Each ean Bh'~ " b.rief 5UlJIlnaI")f of Ihoir exp.."I;tali",," for the meeting.

B. Flip charts •. Th_ are la~" sheets of paper which can work III a record 0.1 .grOUP brairul,cmtlng and .n: ....:hI I In getting ideas aero .. 10 ot.h • rs,

e. Tlme IlrnH. - These increase group comcioulinm abou, th. amount of tim .. avllllabl. and help groups control the flow af the agenda,

O. BtaiMtormlng· This tooL allowa gro~ 10 qulddy outline tJ,cir ideas on a topic. It helps to draw out new ideas and cL.rlfy people's positionJ, Brainstonnlna during the meetina usually works bat wilh Jlip tbans and in small groups (buzz grouJ)5) with ~ smci time lim:it.

E, Bnakill8 inlo small groups (buu; groups) _ Witltin a limited time frame, buzz groups allow evuyont! if chance to express th.eir opinions, without the wnQle Stoup takln.!: a long per;Gd of limE to bear each one.

fl. .Bdef eval!latlon of a m:ee"l:iIIg _ M e'\Ialuat:lo.n hel,p' if group to lum from il3 ..w.lake and .ccompl1.hm~l:s. It .1.0 gives £""rlbad IDpeopl. in spedfic roles ( e. 8 .. fadUlator, n<!ord ... r etc.], When evaluating, "artwith th" positiv<: aspects and then insist on gtttLng COllaete ~ti0I\5 f"T improving bad aspects. Don't get caught up in further disrusslon of agenlla ;1'""'5.

G. Straw votes - TIwy are a quick way to get a feeling of the group, Beware of subtle coercion on peo~l~ with valid mlnorit:)l opinions. who mig!>t ~ intimlda.ted by 95" of the group voling to go 0101>8 with a propall3.l, and the ... faR ",l'uc;lanl 10 SUl!8rora good alb!ma.llve.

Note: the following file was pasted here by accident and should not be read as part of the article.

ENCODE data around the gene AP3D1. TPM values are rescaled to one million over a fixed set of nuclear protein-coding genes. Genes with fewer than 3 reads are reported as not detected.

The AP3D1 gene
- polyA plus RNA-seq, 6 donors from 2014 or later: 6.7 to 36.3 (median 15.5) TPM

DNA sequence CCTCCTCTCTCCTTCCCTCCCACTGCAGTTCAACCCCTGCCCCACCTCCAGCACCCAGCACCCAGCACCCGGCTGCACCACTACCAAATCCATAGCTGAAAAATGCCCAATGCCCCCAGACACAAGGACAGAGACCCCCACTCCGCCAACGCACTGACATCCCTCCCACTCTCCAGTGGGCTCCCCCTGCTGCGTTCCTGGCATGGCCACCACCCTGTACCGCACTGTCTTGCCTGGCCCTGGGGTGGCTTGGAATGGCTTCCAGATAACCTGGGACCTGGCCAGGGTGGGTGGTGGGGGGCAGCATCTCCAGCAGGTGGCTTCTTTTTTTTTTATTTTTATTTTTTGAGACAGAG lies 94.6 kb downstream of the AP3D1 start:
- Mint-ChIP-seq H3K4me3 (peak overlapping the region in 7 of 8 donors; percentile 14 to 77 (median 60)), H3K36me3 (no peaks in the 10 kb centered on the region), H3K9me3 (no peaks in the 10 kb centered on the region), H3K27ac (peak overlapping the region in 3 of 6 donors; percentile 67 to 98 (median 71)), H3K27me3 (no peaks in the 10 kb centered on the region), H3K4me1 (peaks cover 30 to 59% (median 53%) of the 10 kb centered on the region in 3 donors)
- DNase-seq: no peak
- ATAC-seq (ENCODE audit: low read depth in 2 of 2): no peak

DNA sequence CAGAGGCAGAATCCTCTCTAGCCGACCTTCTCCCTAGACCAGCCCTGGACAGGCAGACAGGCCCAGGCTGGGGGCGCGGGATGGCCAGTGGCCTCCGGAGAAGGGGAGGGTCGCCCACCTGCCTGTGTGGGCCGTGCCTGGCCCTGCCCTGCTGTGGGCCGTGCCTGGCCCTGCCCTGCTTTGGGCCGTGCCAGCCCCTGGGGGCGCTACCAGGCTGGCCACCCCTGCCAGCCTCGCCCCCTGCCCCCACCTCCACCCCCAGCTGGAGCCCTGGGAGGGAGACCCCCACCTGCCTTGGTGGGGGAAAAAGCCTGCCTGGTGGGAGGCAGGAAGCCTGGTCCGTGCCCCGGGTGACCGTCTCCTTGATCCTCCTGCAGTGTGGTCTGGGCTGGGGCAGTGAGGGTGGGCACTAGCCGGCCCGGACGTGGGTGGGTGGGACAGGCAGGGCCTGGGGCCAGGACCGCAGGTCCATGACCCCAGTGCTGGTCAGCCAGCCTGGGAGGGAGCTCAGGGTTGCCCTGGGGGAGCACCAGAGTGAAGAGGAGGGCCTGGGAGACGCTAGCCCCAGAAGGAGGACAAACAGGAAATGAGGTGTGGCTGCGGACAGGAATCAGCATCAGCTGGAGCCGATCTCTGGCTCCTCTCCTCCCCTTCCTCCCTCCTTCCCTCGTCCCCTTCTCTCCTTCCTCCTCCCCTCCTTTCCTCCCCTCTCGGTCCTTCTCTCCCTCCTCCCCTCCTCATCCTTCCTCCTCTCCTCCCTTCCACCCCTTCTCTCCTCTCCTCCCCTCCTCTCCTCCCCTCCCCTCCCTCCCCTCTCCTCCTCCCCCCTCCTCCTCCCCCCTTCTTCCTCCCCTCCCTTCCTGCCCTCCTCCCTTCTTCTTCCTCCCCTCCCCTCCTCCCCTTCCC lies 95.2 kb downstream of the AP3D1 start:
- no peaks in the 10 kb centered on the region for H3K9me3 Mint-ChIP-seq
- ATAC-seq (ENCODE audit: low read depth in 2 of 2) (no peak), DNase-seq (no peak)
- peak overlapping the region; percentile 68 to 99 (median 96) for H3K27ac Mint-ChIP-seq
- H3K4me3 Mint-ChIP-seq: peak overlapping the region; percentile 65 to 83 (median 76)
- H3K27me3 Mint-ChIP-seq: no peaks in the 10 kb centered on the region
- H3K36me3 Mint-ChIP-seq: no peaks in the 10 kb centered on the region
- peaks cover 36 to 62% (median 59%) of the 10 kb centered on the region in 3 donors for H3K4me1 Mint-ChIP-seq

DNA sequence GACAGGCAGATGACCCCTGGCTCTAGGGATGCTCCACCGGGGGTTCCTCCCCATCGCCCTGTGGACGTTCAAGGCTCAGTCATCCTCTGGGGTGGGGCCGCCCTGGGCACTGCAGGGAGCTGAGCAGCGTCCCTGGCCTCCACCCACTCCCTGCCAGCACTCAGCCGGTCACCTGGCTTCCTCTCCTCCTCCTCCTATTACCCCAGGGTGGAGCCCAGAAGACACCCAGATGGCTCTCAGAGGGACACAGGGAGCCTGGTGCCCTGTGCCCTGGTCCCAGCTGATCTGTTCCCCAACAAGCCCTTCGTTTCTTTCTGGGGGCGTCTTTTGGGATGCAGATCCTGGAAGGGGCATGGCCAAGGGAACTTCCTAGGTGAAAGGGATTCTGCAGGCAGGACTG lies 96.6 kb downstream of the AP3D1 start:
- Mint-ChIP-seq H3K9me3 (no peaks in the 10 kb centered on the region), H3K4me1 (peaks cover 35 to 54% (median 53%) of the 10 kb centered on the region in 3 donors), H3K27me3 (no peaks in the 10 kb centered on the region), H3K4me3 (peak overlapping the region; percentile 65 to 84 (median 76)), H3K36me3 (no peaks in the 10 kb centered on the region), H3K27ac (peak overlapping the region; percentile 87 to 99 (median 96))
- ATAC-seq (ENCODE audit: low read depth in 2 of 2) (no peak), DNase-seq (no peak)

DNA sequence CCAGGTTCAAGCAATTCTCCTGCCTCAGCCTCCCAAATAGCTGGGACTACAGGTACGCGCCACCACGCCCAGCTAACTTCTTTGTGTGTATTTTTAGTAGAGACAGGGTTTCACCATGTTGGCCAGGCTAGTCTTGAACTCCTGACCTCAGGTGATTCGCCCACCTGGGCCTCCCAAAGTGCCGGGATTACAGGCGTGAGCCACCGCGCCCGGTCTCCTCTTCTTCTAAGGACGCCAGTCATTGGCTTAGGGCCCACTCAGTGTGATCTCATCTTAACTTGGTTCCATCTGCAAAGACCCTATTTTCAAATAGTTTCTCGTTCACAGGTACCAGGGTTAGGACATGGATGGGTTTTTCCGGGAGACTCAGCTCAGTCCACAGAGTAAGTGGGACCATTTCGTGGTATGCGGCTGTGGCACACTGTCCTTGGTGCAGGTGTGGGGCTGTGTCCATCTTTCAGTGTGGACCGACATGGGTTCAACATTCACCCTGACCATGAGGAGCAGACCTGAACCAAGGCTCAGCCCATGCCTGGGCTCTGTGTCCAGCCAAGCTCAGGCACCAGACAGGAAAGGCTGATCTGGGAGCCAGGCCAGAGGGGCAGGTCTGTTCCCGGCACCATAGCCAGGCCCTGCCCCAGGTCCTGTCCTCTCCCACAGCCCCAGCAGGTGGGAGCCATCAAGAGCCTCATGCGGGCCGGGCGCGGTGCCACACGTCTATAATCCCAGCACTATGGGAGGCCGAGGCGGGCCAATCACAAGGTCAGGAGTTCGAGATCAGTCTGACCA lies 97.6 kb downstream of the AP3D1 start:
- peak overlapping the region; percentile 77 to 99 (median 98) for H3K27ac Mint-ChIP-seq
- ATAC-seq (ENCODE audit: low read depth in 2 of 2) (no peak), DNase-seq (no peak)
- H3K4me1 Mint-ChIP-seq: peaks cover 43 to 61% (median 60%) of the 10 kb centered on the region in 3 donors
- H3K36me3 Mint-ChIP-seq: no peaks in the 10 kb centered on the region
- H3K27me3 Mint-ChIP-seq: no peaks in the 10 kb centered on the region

Jfthese schr:matics confuse ),OU man: than they help, plfase jusl80 on and fo~t theml

A. Co"""'.us Cmmdl strndw>l • Eaih affinlty group sends a spoke to !he OUsln CoWldJ meeliJw;. duster couru::iJs an intennedlate gmu]5 whlclI axe only ~d whm th~ are OVO' 30 amnii}' groups • ......,; .. t..d with ono: unity ,oun<il. Each .. lustr.r ",uncil sends .. .poke to tho unHy cOll1\dl me"J:inp.

oontlnued f16X,t page


Consensus/Nonviolence Trainlnq

CQnsensu~ continued

B. Discussion flow· This looks 10"8 and dr.wn out.

However. the council does 110' I>",.J,; af.", a ai5C\H$ion on each issue. but only af'er all issutS on the agen~ have been covered.

A. Focu, on defeattng pro blems, not ear h other.

B. A ... oid voting. tr",ding or averaging.

C. Seek "ACTS.

D_ Accept confllcr as helpful,

E, Narrow !he range of solutions.

F. Do nil I require people ,,, iu,S,tifypersonai.kelin,gs. G_ RevIEW memben' evelu.tio" of a It.mati"""

periodically _

H_ Conflict problems should be discussed and resolved as they occur,

Good facilitalors "rid Spokes are esS41ntiai for COT1Se''I$US to work. Selecnon of these people SIlOI~ld be laken very seriously,


Nonviolence Training

N"IH'I"/O'lln' Iwilll"8 i, n ,,,,,,-,ivaI to,,1 f,H II world II,,,, is ['l'cumj"8 ""'(II rnJil,.1"d fI// 1/", ""If' IVIr,'",'u~r p"ol'i~ fmd ti.cmse/o{'s i" larg« Imrerl<llll g/'O[IP~ U/ ./IIk/lUll'II .'iih",U(l,,~ thvr» [s ,} VOle"li/1I for somethmg /0 g.~ I.'llfl of lrand. I /""." se~rI II ImI'Pl'11 in ~II,-}J illIJOCtul"S seUmgs (15 rDrk ronc~rts ami I'~PJ'{<! (fowdillg to s~" t/J~ PIIJ.idVIJt. Trllim'rlg lor 'lol1vio/elIc(! mIl seem mystified and .minlelliglble But it ""cd not 1:1<1.

1\10",110/''111 responses 10 tlio/ellce me"f1.5 there ar~ [eiaer victims" Leanll'ng hou: to .tll!! calm IIwint"ill eye c,'lltatl, arid lap iliM suupor: from trusted friend, HI pOI~lItl<JlI.!I ",1.<lrdous sillJlll'o'ls wlli/p stllll1"1Qk1Tl8 yOW' point about some insl i~,,1 i",wl ifleq"jly ran 5<!!lIe YOII and YOI" friends,

U5/r., !lw ~rf I1i!y ,'nul'l C0U11(li m'/(imizQtlollaJ slrw;-Ilire muf II1£' remsen,,,,,

Model Agenda

This f$" .sample agen4a anri need not be rigIdly followed. Many SPliCes hfJJ?lin sho·ufd be filled by m'm{Jerenr trainers, Writren words 8r8 no ;;ubsritule far s;xperienr:e snd huma" guldIlM",